Inspecting the Compilation Process
The last of the intermediate tunings aren't tunings per se: that is, they will not improve the
performance of an application. Rather, they are the JVM flags (and other tools) that give vis-
ibility into the working of the compiler. The most important of these is -
XX:+PrintCompilation (which by default is false ).
If PrintCompilation is enabled, every time a method (or loop) is compiled, the JVM prints
out a line with information about what has just been compiled. The output has varied some-
what between Java releases; the output discussed here became standardized in Java 7.
Most lines of the compilation log have the following format:
timestamp compilation_id attributes (tiered_level) method_name size deopt
The timestamp here is the time after the compilation has finished (relative to 0, which is
when the JVM started).
The compilation_id is an internal task ID. Usually this number will simply increase mono-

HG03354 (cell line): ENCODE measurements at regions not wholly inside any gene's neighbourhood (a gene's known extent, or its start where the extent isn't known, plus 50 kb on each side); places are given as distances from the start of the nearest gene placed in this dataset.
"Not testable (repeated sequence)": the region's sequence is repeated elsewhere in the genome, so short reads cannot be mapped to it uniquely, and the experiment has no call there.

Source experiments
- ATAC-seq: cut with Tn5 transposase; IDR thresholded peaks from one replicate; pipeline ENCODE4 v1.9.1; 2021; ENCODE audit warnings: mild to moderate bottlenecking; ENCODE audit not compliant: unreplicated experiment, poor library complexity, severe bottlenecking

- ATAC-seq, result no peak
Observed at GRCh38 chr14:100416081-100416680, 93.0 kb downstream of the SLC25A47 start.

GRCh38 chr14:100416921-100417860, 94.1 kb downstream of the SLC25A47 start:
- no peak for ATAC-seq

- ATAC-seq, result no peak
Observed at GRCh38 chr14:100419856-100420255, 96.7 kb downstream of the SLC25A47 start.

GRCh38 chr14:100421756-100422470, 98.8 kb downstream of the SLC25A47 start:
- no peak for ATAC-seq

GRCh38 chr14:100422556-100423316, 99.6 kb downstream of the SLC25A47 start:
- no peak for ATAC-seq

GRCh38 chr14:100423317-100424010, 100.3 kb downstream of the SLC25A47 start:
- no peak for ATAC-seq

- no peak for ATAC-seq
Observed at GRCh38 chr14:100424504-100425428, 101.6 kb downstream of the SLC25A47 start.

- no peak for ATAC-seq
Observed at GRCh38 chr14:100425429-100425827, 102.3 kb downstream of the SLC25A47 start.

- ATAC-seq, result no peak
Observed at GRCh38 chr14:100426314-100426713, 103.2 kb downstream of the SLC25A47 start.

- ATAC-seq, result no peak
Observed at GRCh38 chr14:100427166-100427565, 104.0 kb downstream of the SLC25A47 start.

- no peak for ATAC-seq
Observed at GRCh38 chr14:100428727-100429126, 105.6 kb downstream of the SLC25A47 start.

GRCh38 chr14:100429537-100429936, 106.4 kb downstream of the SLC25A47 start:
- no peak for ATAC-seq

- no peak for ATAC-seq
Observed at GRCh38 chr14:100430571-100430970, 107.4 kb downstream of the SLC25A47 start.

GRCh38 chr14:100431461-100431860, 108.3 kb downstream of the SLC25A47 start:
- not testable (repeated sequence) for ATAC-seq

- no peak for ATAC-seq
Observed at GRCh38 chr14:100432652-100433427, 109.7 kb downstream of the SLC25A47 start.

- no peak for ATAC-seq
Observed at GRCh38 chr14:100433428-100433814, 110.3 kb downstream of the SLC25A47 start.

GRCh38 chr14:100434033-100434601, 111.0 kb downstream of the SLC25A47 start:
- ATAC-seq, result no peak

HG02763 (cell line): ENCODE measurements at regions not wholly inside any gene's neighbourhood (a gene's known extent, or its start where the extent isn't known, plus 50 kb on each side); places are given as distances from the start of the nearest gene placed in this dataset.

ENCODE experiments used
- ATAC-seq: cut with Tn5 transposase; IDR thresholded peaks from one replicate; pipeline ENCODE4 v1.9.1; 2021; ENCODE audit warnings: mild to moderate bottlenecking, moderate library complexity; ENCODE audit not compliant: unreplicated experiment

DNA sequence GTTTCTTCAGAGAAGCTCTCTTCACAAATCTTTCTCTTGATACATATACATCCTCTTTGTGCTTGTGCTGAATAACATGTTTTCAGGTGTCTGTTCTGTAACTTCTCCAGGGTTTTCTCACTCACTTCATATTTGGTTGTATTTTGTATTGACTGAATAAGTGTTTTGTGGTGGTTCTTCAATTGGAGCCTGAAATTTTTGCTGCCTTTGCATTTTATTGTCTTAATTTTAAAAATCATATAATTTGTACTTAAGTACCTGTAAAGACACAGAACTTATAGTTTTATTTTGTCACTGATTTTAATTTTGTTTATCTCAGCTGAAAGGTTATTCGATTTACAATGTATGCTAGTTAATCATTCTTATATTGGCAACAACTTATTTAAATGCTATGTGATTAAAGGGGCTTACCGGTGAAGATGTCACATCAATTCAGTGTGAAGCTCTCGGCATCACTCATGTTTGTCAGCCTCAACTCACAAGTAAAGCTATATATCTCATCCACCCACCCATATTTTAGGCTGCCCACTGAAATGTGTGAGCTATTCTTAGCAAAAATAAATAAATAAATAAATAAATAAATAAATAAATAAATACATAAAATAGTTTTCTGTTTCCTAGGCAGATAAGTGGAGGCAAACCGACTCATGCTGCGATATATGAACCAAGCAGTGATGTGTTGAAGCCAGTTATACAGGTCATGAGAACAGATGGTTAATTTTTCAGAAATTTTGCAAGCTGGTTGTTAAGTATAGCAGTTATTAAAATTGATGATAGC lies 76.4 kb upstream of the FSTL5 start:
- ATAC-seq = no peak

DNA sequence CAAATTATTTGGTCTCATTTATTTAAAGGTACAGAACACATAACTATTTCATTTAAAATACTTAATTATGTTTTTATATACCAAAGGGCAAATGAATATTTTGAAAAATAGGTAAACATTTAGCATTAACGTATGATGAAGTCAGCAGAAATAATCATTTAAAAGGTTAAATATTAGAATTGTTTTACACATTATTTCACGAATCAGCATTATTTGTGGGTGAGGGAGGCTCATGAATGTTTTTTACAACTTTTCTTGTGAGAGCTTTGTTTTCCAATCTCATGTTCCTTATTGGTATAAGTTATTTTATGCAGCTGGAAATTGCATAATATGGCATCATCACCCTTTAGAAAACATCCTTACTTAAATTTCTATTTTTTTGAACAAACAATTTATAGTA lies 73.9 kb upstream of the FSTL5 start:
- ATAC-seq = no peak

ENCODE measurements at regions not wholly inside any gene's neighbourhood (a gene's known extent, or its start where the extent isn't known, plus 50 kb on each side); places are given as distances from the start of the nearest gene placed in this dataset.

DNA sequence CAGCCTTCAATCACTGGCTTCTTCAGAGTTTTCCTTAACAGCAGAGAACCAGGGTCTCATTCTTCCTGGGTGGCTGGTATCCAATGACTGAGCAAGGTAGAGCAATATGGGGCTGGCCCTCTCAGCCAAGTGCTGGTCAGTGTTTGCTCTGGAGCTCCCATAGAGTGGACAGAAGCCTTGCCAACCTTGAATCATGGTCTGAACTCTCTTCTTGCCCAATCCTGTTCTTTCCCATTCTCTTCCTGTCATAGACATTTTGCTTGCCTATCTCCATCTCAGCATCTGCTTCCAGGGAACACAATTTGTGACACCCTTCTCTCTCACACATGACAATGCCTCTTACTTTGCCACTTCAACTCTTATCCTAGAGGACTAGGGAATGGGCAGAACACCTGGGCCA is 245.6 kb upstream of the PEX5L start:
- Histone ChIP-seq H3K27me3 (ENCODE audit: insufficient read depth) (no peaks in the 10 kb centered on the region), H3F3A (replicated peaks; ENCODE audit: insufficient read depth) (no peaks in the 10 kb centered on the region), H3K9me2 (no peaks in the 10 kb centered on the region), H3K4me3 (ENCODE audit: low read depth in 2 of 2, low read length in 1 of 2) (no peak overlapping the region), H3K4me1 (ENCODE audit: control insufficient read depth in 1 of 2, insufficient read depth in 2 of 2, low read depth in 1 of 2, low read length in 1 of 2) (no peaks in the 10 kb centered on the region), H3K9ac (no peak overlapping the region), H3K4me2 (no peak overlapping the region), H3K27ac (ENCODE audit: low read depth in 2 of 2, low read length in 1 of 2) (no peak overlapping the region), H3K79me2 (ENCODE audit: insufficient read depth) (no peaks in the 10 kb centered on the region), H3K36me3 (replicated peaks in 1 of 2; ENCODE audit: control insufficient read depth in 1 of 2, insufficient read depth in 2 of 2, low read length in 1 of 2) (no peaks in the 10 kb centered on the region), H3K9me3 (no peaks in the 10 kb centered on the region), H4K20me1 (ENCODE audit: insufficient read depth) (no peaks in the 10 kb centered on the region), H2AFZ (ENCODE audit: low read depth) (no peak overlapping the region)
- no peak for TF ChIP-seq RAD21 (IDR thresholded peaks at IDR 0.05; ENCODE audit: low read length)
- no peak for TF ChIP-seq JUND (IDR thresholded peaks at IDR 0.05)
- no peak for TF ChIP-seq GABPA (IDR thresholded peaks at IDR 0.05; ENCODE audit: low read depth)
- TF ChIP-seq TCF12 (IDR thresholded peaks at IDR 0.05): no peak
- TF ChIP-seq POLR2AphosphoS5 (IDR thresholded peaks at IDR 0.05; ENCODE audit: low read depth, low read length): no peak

tonically, but sometimes with the server compiler (or anytime the number of compilation
threads has been increased), you may see an out-of-order compilation ID. This indicates that
compilation threads are running faster or slower relative to each other, but don't conclude
that one particular compilation task was somehow inordinately slow: it is usually just a func-
tion of thread scheduling (though OSR compilation is slow and often appears out of order).
The attributes field is a series of five characters that indicates the state of the code being
compiled. If a particular attribute applies to the given compilation, the character shown in the
following list is printed; otherwise, a space is printed for that attribute. Hence, the five-char-
acter attribute string may appear as two or more items separated by spaces. The various at-
▪ % : The compilation is OSR.
▪ s : The method is synchronized.
▪ ! : The method has an exception handler.
▪ b : Compilation occurred in blocking mode.
▪ n : Compilation occurred for a wrapper to a native method.